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St. Louis Cut Ribs (Pic Heavy-ish) -- With Temp Q's

After some forum surfing, decided to try St. Louis cut ribs.  Thought was they'd be a bit meatier and more substantial, and I could leave them alone on the egg to do their thing for 5 hours while I ran through my Sunday circuit with the chirruns (the 3 hour dive practice for the older one down at UD took a big chunk out fo the day).

Dizzy Dust on Saturday evening.  On to the home-brewed raised grid on Sunday at about 11:15 am, at a 235 dome temp using Nature Glo (isn't that just expensive Royal Oak??) and some pecan chunks. Left the house at 1145 with the temp holding steady and when I got back home around 3:15, the temp was just under 300 degrees in the dome.  Racks seemed dangerously close to being done, 3 hours from chow time.  Try as I might, couldn't get the temp down -- was down to the smallest openings on the daisy wheel and the bottom vent, but no dice -- temp was holding steady at just under 300.  Didn't want to spritz, hadn't planned on FTC, so I spent the better part of an hour futzing around til I decided to slather one rack with Bone Sucking Sauce and leave the other to stand on its merits, with sauce on the side.  By 4:30, they bent close to 90 degrees when I picked them up with tongs, so I went into FTC mode, where they sat til 630.  During the intermission, I applied heat (hot tub) and cold (beer) in an effort to free my mind from worry that I'd screwed up this cook.

All's well that ends well:  both came out of the foil and were great.  A little over for my taste, as I prefer them not to strip off the bone quite so easily.  But all in all, I was more than satisfied.  And the family loved them.

So, if you're still reading, I've got 2 questions:  (1) any idea why the temp rose from a stable 235 to a stable 295?  And, (2) what do you do to get it back down?  (This is the opposite problem from getting it up and keeping there, which fortunately I've not experienced.)

Thanks for reading and for any advice you might have.
It's a 302 thing . . .

Comments

  • Were you holding steady at 11:15 with the plate setter and other internals in the egg?

    How much temp drop did you see from 3:15 to 4:30? It can take quite a while for temp to come down.
    ---------------------------------------------------------------------------------
    Well, "spa-Peggy" is kind of like spaghetti. I'm not sure what Peggy does different, if anything. But it's the one dish she's kind of made her own.
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  • grege345grege345 Posts: 3,515
    Hard to say. All i can suggest is get to know your settings. Take note of where your settings are next time you have it stabilized at desired temps. If it creeps make adjustment and take note of new settings. I have gotten to know my egg and 75% of the time I can lock it in with confidence. It took time but historical data is your best friend in this case.
    LBGE& SBGE———————————————•———————– Pennsylvania / poconos

  • Steady as can be at 11:15, plate setter in legs up.  Standard grid on top of that and my home-made raised grid on top of that.  At 1145, I was rock steady at 240.  Left the house thinking there was no reason it wouldn't hold til I got back.  

    So, when I returned to 300, I reduced the vent and daisy wheel as far as I could -- so much that I was worried that I'd snuff out the fire.  No movement at all from 3:15 to 4:00, which is about when I was opening and closing alot to sauce one rack (thinking that'd at least lower the temp).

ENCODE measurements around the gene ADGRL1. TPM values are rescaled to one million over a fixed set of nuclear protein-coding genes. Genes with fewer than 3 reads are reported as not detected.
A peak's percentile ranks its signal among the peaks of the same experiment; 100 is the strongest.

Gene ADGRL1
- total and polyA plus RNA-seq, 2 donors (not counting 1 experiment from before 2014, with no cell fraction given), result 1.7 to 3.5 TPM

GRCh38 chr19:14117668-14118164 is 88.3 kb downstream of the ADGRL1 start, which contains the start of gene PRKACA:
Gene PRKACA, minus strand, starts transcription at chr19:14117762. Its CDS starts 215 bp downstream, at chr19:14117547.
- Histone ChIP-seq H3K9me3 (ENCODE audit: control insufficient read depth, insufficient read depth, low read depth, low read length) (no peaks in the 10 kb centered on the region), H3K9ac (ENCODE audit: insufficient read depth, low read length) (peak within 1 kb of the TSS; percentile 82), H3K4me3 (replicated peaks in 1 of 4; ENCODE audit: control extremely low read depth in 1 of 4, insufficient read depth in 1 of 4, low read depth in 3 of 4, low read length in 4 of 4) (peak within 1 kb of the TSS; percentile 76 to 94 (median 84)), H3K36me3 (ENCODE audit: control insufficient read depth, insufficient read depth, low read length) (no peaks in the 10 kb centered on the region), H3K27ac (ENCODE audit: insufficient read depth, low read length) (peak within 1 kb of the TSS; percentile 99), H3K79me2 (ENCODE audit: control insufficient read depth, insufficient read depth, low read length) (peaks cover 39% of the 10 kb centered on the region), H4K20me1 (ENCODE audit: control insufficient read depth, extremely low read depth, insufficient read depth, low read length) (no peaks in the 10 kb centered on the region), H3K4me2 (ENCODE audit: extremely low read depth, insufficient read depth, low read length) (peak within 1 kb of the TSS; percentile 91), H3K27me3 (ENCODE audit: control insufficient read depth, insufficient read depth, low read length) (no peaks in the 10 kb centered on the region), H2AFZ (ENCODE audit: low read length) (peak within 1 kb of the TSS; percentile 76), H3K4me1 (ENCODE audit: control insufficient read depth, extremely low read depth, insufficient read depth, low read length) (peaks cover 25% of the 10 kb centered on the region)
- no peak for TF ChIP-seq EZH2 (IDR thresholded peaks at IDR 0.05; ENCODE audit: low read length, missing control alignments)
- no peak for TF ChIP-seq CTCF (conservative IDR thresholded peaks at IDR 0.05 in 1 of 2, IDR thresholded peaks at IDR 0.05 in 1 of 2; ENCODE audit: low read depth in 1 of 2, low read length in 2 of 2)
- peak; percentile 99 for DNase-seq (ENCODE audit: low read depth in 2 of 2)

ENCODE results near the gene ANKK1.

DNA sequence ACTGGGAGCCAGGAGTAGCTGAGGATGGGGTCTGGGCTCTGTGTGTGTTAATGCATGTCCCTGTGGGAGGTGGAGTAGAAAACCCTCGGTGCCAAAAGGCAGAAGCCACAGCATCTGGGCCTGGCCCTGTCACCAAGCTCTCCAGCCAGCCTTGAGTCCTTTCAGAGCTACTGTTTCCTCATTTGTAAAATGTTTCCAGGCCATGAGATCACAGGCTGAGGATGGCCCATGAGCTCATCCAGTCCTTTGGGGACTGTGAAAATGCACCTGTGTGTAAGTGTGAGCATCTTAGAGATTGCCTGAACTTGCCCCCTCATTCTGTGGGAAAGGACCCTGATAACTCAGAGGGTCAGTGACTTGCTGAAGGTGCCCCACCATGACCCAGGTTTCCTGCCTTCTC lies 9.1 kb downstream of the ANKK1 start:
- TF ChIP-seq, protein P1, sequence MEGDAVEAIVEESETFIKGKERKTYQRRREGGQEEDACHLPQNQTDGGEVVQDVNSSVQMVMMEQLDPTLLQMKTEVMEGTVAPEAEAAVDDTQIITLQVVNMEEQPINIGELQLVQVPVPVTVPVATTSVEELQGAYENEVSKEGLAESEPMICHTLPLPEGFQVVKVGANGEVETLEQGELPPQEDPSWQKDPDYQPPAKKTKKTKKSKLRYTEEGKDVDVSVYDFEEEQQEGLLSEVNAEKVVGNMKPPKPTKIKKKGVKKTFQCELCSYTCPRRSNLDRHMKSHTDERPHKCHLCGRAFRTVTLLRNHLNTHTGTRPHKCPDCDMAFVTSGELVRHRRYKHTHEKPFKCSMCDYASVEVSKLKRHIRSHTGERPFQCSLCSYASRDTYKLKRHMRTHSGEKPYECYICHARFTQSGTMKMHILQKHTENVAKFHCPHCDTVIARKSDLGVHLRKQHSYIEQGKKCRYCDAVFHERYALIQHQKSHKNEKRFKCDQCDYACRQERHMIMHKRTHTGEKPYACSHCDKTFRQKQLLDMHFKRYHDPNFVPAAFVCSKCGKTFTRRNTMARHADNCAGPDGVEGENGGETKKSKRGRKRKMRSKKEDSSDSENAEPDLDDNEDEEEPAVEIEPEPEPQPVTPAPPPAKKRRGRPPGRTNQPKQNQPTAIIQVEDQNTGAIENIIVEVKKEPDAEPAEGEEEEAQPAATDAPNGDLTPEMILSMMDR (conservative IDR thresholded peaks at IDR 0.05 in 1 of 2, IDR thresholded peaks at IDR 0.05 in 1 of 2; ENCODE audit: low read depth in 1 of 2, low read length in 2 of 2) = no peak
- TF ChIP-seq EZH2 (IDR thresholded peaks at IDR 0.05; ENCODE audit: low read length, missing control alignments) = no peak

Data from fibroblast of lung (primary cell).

I had calibrated the thermometer 2 weeks ago, so I don't think that was it.  Also, fwiw, at about 9 am, I used the gasser on full blast to "clean" the plate setter and grates.  [That's what it's been relegated to since I got the egg, lol.].  By the time I lit the egg at 1030, the grates were ok to handle.  Plate setter was warm, but not terribly difficult to move.  
    It's a 302 thing . . .
  • DMWDMW Posts: 11,148
    Opening the dome will allow more oxygen to fuel the fire. Counter-intuitive at face value, but opening the dome frequently will not help things cool off.
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  • I feel your pain with keeping temps where you want them, but those ribs look mouthwatering in any case.  Also, I like your idea of hot/cold therapy. LOL.
  • jrf316jrf316 Posts: 55
    those ribs look awsome.
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  • Did you check your dome alignment and seal (i.e. dollar bill test)?
    ---------------------------------------------------------------------------------
    Well, "spa-Peggy" is kind of like spaghetti. I'm not sure what Peggy does different, if anything. But it's the one dish she's kind of made her own.
    ____________________
    Aurora, Ontario, Canada
  • @DMW -- definitely understand what happens when you leave the dome open.  I was serially opening, applying sauce, and closing before the Gods of Airflow could make the fire lick its way around the PS.

    @ TotN -- I'm working with a new gasket -- not Rutland :( -- and think the seal is good, but will try the test.  Haven't felt the need to, but definitely a good idea.

    @ ehummelman and jrf -- I probably should simply work more therapy and quit worrying so much, b/c they turned out great.  There's a few leftover bones that I may snag if I get home before the 16 y/o.

    This is as much curiosity about the puzzle as really worrying . . . low temps haven't given me issues in the past and I have read that it takes a long time to bring the temp of a hot egg down, so maybe this is just an object lesson in that principle. 
    It's a 302 thing . . .
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